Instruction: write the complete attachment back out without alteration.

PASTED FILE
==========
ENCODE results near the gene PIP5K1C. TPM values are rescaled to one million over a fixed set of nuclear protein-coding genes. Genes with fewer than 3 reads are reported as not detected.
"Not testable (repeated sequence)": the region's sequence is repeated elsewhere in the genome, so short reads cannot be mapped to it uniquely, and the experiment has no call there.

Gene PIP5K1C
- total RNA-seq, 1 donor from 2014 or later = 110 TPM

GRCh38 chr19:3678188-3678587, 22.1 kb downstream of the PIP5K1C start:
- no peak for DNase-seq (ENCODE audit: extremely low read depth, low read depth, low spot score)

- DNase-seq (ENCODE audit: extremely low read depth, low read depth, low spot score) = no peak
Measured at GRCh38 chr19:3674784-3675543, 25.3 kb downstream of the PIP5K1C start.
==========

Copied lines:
ENCODE results near the gene PIP5K1C. TPM values are rescaled to one million over a fixed set of nuclear protein-coding genes. Genes with fewer than 3 reads are reported as not detected.
"Not testable (repeated sequence)": the region's sequence is repeated elsewhere in the genome, so short reads cannot be mapped to it uniquely, and the experiment has no call there.

Gene PIP5K1C
- total RNA-seq, 1 donor from 2014 or later = 110 TPM

GRCh38 chr19:3678188-3678587, 22.1 kb downstream of the PIP5K1C start:
- no peak for DNase-seq (ENCODE audit: extremely low read depth, low read depth, low spot score)

- DNase-seq (ENCODE audit: extremely low read depth, low read depth, low spot score) = no peak
Measured at GRCh38 chr19:3674784-3675543, 25.3 kb downstream of the PIP5K1C start.